Party's Over Conservatives, Prepare for Battle
2011 elections show the midterm wave is over: Krauthammer
By Kevin Spak,  Newser Staff
Posted Nov 11, 2011 1:15 PM CST
A supporter to repeal Senate Bill 5 holds onto his sign during a rally Nov. 8 in Columbus, Ohio.   (AP Photo/Tony Dejak)
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(Newser) – Charles Krauthammer thinks the 2011 elections were a clear warning to conservatives: “The 2010 party is over. 2012 will be a struggle,” he writes in the Washington Post. In Ohio voters easily rejected a law limiting public sector unions—though they also voted against the individual health care mandate in Obamacare. In four gubernatorial races, each party held the two seats they already controlled. “This kind of status quo ticket-splitting firmly refutes the lazy conventional narrative of an angry electorate seething with anti-incumbency fervor.”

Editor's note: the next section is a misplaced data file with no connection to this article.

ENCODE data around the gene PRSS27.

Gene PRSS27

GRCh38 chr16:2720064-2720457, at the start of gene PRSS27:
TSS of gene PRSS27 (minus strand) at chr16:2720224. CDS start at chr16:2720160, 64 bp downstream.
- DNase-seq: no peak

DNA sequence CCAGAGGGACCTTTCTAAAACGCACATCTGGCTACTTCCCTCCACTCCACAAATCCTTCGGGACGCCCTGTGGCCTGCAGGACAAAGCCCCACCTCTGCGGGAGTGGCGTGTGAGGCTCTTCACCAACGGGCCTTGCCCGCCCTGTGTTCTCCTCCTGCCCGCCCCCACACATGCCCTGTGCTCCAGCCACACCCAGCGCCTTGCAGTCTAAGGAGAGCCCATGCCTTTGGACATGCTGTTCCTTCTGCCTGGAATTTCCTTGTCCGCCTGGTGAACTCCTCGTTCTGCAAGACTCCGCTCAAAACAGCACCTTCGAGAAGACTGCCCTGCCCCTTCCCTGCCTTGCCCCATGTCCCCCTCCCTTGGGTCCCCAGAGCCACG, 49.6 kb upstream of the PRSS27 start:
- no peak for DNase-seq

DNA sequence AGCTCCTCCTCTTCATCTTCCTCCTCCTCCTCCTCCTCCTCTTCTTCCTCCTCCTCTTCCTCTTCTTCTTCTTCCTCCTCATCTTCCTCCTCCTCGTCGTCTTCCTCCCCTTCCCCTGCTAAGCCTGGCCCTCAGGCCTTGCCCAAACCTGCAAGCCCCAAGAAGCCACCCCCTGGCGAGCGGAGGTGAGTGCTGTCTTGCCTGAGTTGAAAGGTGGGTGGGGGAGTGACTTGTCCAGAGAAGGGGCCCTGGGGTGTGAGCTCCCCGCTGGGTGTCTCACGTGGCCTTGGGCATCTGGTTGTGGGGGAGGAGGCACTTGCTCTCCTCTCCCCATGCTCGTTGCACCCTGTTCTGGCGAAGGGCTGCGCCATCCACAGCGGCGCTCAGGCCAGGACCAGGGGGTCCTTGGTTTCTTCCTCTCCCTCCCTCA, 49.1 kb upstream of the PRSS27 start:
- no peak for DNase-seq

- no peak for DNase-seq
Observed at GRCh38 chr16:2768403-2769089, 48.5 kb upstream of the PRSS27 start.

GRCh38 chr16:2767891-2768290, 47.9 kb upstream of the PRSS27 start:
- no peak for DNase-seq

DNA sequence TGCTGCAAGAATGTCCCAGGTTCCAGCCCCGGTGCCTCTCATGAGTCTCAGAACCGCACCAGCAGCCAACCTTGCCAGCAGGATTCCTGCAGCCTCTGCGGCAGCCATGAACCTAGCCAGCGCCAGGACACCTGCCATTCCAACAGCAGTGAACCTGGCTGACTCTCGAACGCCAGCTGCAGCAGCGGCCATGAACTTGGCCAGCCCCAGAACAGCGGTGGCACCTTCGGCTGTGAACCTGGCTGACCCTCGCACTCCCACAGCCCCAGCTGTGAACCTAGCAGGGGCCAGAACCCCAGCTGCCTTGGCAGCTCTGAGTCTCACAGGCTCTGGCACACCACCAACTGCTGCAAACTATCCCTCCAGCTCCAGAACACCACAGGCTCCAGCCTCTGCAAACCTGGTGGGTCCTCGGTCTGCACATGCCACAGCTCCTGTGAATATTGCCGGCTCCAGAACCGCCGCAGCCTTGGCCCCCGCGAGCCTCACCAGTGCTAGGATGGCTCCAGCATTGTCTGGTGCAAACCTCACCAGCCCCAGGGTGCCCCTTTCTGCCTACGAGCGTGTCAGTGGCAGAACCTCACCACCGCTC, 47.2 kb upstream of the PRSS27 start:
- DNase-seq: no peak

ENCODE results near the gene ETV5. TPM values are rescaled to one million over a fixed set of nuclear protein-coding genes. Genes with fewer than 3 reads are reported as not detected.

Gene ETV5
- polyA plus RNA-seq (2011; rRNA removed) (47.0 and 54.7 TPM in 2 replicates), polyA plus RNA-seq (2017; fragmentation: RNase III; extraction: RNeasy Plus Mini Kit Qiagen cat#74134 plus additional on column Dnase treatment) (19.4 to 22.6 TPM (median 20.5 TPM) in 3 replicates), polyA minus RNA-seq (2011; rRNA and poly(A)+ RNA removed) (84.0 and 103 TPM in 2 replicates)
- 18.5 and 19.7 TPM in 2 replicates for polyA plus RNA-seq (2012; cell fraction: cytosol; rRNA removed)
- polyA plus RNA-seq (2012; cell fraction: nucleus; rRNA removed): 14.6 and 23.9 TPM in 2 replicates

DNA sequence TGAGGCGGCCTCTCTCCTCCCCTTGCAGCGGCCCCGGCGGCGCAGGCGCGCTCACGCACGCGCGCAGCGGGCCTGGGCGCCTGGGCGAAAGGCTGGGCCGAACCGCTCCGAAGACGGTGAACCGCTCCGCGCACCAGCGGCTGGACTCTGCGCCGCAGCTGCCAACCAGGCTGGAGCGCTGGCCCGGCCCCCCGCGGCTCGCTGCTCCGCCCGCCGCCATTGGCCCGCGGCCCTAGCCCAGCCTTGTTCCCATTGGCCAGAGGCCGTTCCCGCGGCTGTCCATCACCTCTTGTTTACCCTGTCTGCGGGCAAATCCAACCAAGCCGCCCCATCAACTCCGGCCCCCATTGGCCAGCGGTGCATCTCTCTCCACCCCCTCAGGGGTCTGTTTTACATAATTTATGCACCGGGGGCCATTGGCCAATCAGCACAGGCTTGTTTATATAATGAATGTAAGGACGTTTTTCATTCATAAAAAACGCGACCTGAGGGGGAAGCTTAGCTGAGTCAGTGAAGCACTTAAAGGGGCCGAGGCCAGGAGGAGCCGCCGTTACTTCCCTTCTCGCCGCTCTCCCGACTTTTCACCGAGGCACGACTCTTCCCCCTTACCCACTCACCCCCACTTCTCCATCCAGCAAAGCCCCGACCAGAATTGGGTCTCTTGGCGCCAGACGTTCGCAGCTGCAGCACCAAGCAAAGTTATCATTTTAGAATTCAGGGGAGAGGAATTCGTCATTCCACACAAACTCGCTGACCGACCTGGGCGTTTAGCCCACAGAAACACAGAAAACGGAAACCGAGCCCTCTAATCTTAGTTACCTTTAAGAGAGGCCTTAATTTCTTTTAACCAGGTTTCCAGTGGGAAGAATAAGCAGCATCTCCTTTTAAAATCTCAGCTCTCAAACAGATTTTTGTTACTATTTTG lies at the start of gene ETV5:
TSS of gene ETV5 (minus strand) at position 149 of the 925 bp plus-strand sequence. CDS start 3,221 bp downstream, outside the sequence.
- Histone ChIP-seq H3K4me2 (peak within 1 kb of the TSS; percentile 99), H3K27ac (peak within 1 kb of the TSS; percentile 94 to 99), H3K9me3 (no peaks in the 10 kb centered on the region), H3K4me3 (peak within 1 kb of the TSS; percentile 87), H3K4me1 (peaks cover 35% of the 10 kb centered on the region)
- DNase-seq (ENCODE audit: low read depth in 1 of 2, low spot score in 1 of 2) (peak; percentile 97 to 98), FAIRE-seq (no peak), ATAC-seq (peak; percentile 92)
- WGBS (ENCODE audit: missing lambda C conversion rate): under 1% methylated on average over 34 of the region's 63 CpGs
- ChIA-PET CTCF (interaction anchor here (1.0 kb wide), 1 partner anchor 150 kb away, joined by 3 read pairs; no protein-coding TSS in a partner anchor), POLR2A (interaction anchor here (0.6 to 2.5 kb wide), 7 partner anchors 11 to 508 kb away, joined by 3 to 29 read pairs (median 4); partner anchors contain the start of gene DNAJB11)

“American politics are, as always, inherently cyclical,” Krauthammer muses. “Tuesday showed that the powerful Republican tailwind of 2010 is now becalmed,” and 2012 could break either way. Voters are a sophisticated bunch—Mississippi's decidedly pro-life electorate, for example, rejected a personhood amendment over nuanced concerns about potential unintended consequences. “This is no disoriented, easily led citizenry,” Krauthammer concludes. “For Republicans, this means there is no coasting to victory, 9% unemployment or not. They need substance.”